Also remember we got the income tax back in the early 20th century because Wall Street wanted to get rid of the tax on stock trades in New York. And the still-with-us toxic assets debacle would not have been possible had such a tax been in existence—it’s too much transparency to make the insiders happy.

Lew Warden
Santa Maria

Blind sympathy

Re “A.B. 6? Yes!” (SN&R Editorial, September 8):

As a CalWORKS and CalFresh caseworker for Sacramento County, I feel compelled to respond to the senseless statements made by the editorial department in the 9/8 issue.

The “overabundance of bureaucratic barriers” that the author criticizes are in place to prevent fraud and demand a minor measure of responsibility for the hundreds of dollars per month that recipients of CalFresh are eligible for.

Filling out an application, reporting once per quarter and being fingerprinted is such an arduous process that otherwise eligible people don’t utilize food stamps? Really?

Though I am a social liberal, I do not think that this is asking too much in order to protect the tax dollars that are used to fund this program. Sure, it would be easier if we just went to the store, bought recipients their food, delivered it to their homes and made dinner for them. Maybe then, even more people would utilize this public-assistance program.

We can’t let our sympathy blind us to the fact that people abuse the system and that some responsibility should be placed on the recipients. If all I had to do to receive hundreds of dollars in groceries each month was to fill out a one page reporting document every three months, I’d be first in line.

Dan Bodon
via email

Editor’s response: The California State Auditor has twice shown that fingerprinting is ineffective as a tool to fight fraud. Also, the federal agency that administers CalFresh, the United States Department of Agriculture, has strongly urged California to eliminate this and other bureaucratic barriers to participation.

Go green!

Re “Fighting big oil” by Robert Gammon (SN&R Green Days, September 1):

It would be great to stop the pipeline, but an alternative might accelerate cheap green energy and begin to supersede all fossil fuels.

See the Aesop Institute’s website for details on an unrecognized threat more dangerous than a terror attack. Diesel can be produced from sunlight, water, CO2 and bacteria for a projected price of $20 per barrel. This is real technology in pilot plant production now.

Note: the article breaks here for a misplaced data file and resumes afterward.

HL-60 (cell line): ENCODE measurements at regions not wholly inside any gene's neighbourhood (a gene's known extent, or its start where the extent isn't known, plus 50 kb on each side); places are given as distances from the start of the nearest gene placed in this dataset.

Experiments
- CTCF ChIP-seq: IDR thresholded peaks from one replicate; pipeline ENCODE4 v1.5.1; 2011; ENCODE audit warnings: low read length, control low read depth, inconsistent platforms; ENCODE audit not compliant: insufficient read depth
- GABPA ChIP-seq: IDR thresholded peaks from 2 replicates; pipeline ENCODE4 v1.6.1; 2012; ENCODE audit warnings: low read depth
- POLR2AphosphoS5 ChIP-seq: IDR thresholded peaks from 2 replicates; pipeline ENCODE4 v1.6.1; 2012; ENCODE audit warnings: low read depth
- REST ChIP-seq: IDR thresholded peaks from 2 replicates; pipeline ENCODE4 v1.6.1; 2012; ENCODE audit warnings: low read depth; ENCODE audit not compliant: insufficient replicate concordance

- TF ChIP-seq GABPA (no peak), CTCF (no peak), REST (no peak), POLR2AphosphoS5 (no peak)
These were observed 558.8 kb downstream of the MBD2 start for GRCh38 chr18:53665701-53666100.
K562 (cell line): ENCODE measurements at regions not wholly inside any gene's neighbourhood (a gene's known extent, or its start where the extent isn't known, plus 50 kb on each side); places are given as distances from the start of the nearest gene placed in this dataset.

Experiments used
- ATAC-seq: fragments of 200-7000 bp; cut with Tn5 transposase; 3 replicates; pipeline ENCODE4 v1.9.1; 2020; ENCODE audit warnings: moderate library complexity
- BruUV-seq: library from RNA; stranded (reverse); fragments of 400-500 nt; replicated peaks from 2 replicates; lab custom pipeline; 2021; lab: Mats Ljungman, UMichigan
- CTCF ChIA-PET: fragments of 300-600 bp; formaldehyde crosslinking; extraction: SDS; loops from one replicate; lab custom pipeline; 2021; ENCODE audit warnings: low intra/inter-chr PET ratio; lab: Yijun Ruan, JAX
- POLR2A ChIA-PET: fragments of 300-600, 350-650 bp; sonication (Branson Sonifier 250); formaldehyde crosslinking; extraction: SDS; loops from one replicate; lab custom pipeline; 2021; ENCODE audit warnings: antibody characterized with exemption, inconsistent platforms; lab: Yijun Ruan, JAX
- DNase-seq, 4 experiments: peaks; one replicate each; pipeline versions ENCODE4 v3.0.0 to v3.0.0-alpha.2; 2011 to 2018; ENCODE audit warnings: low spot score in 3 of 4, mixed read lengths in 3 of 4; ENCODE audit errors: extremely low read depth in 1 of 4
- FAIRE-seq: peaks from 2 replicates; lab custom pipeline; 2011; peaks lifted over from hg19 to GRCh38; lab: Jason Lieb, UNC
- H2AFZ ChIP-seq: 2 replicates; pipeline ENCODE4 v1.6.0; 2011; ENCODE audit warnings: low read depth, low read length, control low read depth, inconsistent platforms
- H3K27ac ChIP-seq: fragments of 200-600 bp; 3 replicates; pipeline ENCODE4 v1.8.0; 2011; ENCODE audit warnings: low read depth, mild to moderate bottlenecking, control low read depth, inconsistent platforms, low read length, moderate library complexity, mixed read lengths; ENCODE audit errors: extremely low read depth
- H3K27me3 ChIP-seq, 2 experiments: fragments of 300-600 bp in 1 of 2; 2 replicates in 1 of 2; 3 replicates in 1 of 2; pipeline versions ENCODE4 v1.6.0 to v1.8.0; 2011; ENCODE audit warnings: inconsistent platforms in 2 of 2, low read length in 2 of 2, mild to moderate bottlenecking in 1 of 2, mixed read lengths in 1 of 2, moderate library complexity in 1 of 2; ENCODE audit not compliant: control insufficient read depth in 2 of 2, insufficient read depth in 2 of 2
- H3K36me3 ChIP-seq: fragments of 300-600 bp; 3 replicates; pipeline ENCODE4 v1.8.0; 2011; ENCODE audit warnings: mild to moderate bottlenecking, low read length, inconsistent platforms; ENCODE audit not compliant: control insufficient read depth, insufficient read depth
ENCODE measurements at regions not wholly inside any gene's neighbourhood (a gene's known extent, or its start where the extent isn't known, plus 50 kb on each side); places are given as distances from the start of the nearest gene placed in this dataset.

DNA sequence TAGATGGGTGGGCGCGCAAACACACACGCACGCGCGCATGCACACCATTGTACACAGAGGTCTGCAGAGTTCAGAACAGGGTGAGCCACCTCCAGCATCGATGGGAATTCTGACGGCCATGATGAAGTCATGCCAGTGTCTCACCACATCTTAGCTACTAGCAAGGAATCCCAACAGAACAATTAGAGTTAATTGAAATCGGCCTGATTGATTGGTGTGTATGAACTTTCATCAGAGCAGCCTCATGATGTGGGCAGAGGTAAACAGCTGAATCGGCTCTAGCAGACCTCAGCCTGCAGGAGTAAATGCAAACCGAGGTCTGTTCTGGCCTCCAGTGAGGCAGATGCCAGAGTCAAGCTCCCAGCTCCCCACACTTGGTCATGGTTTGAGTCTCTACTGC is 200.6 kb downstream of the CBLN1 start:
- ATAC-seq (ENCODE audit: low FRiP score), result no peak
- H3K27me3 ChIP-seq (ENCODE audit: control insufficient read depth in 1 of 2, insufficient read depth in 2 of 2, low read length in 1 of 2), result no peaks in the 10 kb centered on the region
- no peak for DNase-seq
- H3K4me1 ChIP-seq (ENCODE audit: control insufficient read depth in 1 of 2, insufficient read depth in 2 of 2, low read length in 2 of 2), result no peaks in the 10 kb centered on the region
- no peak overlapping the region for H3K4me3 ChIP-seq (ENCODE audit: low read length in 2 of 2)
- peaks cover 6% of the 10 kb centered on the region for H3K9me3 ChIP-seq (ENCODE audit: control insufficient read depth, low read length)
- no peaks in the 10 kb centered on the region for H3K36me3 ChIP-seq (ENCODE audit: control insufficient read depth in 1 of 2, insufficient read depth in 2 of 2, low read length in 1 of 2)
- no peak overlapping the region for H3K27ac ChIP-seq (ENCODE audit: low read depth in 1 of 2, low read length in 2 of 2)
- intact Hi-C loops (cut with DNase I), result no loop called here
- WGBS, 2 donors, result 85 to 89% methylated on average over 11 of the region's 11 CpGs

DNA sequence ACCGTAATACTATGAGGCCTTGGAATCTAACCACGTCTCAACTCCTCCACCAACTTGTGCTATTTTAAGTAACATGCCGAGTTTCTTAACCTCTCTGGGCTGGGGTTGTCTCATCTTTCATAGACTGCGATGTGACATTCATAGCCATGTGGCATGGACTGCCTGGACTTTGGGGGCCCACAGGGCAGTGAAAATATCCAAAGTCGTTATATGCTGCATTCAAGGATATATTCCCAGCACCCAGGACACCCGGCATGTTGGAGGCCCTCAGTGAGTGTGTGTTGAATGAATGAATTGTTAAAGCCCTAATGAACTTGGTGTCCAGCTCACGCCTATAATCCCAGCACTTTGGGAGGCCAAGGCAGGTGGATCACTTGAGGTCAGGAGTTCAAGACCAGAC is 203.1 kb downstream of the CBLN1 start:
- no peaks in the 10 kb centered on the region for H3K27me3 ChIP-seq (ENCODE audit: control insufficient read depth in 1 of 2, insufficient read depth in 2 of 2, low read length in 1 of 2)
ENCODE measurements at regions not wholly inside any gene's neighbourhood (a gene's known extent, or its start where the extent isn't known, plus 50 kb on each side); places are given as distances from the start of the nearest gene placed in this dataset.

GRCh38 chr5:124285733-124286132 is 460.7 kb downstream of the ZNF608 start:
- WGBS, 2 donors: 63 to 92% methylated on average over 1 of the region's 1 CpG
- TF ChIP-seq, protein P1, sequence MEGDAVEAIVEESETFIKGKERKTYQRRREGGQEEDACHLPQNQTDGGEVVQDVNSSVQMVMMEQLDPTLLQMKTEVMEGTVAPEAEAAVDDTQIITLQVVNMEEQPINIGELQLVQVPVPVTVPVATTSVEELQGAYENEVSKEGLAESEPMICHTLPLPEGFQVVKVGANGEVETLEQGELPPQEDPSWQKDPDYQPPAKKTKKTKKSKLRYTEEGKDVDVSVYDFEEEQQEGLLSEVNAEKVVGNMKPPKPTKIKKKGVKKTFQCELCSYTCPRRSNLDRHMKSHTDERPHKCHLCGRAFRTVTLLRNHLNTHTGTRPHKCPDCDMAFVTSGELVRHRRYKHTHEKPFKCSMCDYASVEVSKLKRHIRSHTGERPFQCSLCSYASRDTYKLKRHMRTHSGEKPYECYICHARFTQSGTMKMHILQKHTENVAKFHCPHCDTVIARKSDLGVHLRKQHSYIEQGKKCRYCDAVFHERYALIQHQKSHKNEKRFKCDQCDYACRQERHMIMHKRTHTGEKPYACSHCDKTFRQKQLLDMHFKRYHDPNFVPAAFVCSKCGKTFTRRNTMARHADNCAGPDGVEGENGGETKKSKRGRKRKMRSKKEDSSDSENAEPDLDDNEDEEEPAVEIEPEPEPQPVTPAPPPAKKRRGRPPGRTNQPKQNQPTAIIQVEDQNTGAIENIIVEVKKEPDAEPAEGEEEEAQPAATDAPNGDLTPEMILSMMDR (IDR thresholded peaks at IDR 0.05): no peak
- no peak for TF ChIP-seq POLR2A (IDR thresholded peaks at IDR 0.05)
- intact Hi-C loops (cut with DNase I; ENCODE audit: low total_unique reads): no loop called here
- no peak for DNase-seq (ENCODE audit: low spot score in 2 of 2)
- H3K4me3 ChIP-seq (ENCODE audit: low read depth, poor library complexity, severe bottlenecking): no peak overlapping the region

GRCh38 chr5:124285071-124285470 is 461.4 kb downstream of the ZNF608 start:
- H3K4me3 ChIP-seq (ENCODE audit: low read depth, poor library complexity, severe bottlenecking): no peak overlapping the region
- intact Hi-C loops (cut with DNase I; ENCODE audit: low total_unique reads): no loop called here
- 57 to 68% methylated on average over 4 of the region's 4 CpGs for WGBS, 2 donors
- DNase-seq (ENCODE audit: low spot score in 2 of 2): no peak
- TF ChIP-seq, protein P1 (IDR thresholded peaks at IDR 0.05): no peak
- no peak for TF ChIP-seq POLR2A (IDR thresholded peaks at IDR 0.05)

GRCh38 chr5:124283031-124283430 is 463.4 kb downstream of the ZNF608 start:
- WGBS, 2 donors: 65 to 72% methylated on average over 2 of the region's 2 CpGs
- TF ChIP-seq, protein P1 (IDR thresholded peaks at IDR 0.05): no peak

Averting a much larger threat from a solar-induced geomagnetic storm can greatly accelerate replacement of fossil fuels. NOAA projects four such extreme events during this decade with the maximum peril in the next three to five years. NASA warns any such storm can collapse the power grid for months in the eastern and northwestern regions of the nation. A nuclear plant without grid power for a month is a meltdown candidate! Imagine multiple meltdowns! The same new solar diesel technology can be used to provide long-term standby fuel for nuclear plants and prevent that from happening.

Organizing to prevent this nightmare is a realistic and urgent alternative that can lead our leaders—and unify anyone in or out of politics with an ounce of uncommon sense. Done rapidly enough, it can revitalize the economy and generate millions of jobs.

Mark Goldes


Re “Cleaning up, with teeth” by Hugh Biggar (SN&R Frontlines, September 1):

Recent data regarding Denti-Cal enrollment in Sacramento Country indicates slightly better participation than was reported. According to Anthony Cava, spokesman for the state Department of Health Care Services, in June 2011, 20 percent of 133,000 eligible children were assisted. Also, the story reported that, in 2008 only 6 percent of children up to 3 years old see a dentist once a year. The 2009 numbers indicate the number is now close to 12 percent (though still below the statewide average).

Also, while managed care is mostly mandatory in Sacramento County, a small population, primarily foster children and the elderly, can choose fee for service if they complete an approval process. This arrangement is unique to Sacramento County.